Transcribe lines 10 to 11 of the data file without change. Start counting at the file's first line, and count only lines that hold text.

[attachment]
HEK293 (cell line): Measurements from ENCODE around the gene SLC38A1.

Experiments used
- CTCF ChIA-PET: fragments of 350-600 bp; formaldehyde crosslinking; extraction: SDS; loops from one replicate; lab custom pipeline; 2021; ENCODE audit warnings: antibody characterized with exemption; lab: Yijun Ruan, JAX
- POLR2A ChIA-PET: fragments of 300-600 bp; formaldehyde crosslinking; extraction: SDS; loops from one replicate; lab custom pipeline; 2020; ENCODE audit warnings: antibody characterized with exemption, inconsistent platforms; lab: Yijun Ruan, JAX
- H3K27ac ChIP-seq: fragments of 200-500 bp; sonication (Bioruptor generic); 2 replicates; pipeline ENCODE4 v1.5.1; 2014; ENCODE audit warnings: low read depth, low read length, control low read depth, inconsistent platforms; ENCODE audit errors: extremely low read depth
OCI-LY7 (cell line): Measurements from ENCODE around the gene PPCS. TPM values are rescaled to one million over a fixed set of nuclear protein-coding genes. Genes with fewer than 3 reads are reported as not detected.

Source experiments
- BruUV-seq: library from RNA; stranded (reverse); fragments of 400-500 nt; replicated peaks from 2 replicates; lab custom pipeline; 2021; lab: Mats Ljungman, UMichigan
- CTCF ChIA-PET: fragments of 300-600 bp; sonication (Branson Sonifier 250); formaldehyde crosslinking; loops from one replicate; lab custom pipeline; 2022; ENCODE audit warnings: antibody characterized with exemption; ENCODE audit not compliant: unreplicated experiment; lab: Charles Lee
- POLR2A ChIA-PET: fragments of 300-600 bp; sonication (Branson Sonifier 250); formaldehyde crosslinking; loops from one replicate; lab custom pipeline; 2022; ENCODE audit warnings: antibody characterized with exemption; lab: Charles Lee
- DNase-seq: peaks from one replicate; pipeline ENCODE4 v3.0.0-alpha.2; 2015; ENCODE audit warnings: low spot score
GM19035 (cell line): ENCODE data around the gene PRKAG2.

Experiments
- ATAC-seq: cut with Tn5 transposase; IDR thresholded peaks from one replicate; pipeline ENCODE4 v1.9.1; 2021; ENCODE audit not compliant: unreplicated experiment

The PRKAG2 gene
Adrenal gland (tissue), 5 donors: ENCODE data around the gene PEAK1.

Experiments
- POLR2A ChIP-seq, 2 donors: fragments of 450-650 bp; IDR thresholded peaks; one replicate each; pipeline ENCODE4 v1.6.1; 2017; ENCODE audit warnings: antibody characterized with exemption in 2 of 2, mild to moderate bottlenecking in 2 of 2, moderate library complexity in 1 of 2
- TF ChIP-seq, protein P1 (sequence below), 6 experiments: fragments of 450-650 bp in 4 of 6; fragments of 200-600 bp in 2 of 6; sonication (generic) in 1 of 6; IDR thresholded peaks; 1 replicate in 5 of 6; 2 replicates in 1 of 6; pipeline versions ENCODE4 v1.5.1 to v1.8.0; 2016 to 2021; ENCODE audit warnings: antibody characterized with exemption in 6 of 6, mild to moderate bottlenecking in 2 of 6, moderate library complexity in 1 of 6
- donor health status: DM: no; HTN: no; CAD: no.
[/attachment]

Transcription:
- POLR2A ChIA-PET: fragments of 300-600 bp; sonication (Branson Sonifier 250); formaldehyde crosslinking; loops from one replicate; lab custom pipeline; 2022; ENCODE audit warnings: antibody characterized with exemption; lab: Charles Lee
- DNase-seq: peaks from one replicate; pipeline ENCODE4 v3.0.0-alpha.2; 2015; ENCODE audit warnings: low spot score